Commercial property owners, even more than homeowners, have to stay on top of plumbing issues. Leaks that are ignored tend to get worse over time and wind up costing thousands in structural damage. Backed-up drains could lead to sewage problems that make a structure become odorous and uninhabitable. Failed drains and burst pipes could bring business to a halt, and turn away potential clients, or lead to litigation from fleeing tenants.
Installation of more efficient toilets and water heaters could also lead to long-term cost savings reflected in future profits. For a commercial facility, this is often a large job, best left to professionals who can ensure it's done as efficiently as possible.
Commercial building codes may require backflow preventers that a professional is best qualified to install and maintain. Failure to comply with local, state, and federal regulations regarding septic systems, drains, and handicapped-accessible facilities could lead to fines and lawsuits. The best option is always to call a professional who can see that repairs and installations are done right and according to the latest building codes.
For retailers a common problem is backed up toilets when paper towels or other trash gets flushed. Keeping bathrooms clean and pleasant, drains clear, and toilets operational is important to customer satisfaction and business reputation.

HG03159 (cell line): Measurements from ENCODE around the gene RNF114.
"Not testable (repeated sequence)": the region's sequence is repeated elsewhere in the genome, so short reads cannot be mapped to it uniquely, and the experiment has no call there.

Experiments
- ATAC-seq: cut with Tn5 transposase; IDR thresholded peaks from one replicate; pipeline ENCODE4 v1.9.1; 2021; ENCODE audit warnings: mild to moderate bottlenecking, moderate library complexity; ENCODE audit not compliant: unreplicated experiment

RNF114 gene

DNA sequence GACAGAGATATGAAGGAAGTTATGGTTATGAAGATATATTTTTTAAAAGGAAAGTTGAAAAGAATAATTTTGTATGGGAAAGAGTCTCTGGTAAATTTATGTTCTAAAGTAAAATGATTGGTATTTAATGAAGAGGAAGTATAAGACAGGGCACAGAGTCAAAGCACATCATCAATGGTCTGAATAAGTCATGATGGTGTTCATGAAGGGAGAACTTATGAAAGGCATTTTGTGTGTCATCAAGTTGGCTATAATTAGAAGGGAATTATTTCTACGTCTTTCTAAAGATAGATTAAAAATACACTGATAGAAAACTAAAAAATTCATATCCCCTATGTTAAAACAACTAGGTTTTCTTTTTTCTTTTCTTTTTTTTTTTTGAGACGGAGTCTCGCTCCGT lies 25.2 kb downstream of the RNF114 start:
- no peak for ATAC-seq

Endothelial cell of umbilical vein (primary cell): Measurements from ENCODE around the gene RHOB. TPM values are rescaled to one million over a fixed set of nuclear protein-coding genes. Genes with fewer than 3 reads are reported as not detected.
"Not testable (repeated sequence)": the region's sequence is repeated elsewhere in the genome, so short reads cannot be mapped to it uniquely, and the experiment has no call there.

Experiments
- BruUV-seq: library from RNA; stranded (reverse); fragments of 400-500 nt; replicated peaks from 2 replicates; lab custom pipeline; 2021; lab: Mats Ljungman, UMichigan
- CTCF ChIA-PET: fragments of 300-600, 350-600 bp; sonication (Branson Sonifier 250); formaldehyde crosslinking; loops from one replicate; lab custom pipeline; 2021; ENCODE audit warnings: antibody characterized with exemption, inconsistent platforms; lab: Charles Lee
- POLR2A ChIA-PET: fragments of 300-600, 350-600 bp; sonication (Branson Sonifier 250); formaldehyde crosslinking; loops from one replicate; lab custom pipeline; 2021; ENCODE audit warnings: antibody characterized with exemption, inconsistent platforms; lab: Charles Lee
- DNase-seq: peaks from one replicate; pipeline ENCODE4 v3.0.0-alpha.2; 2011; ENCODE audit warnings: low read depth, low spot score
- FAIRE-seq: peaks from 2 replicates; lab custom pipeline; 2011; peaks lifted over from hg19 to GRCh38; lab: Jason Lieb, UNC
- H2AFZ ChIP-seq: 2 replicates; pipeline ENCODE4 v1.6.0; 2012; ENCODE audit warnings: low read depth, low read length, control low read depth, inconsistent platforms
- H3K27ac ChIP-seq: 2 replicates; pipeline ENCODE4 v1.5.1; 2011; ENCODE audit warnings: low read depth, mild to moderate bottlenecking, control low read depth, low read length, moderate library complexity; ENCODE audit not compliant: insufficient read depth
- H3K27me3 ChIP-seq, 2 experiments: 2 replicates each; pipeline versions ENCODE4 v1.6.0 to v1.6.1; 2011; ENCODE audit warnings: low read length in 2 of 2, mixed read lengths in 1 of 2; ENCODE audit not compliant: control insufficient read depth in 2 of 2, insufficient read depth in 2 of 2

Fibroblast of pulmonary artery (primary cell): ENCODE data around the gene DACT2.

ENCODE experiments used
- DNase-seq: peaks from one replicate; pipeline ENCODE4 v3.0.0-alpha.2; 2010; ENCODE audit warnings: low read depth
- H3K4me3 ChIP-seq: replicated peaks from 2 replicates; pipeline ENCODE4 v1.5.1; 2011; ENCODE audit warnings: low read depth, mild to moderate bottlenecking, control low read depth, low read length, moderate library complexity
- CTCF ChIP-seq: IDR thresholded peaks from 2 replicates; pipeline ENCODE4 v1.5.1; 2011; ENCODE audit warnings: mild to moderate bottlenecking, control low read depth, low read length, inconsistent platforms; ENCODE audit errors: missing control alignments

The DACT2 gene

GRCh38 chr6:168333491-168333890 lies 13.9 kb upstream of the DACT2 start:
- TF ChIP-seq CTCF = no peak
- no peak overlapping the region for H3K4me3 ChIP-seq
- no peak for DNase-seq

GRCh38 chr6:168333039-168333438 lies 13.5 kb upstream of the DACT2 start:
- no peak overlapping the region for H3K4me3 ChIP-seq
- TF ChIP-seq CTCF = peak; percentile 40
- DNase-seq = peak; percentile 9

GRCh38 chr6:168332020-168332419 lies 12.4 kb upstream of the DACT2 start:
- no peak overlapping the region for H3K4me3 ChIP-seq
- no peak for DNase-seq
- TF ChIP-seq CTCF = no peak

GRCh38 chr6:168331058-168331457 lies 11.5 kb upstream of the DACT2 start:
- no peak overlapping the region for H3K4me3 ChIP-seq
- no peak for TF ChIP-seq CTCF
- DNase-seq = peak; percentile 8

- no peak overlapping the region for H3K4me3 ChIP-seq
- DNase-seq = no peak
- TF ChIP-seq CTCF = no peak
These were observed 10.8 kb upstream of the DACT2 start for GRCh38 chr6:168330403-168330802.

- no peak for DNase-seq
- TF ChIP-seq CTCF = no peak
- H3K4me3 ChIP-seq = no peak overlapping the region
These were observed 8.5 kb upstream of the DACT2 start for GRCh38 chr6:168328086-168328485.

In commercial kitchens, one important but all-too-often-overlooked component is grease traps. These are installed to prevent grease and oil from running into drains and clogging public sewer lines. In most localities, these are required by law and can involve fines running into thousands of dollars if they are not kept clean and in good working order. If you run a big restaurant with an appreciable amount of oil and grease coming in - and down the drain - it may be worthwhile to contract a local plumbing professional to inspect and maintain grease traps. This will ensure they are in proper working order the next time an inspector drops by.
Often a plumbing problem is one you don't see until its too late. Building shift, deteriorating sewer lines, freezing, and other external issues could result in sewage problems causing major disruption to organization. Often municipalities won't fix even public sewer lines if they lie within your property boundaries. A professional can use equipment such as water pressure testing and video cameras to check out plumbing and sewer pipes, and let you know of potential problems and viable solutions to prevent a worst-case scenario.
If you live in or manage a condo association, your community may operate on shared water lines. That means pipes run from unit to unit off of main valves, instead of each unit being serviced independently from public lines. While that may seem simpler, it also means that a major plumbing issue becomes a disaster for the entire community. Shutting off the water for repairs or modifications to a single unit could mean shutting off everyone's water, and thus approval and scheduling may have to go through the community HOA. In this case it's best to hire a reputable professional so that the job is done on time and completed quickly.
Commercial interests especially need to maintain plumbing in good working order. Shut-downs due to major plumbing issues could mean fines, litigation, loss of customers, and loss of revenue on top of repair bills.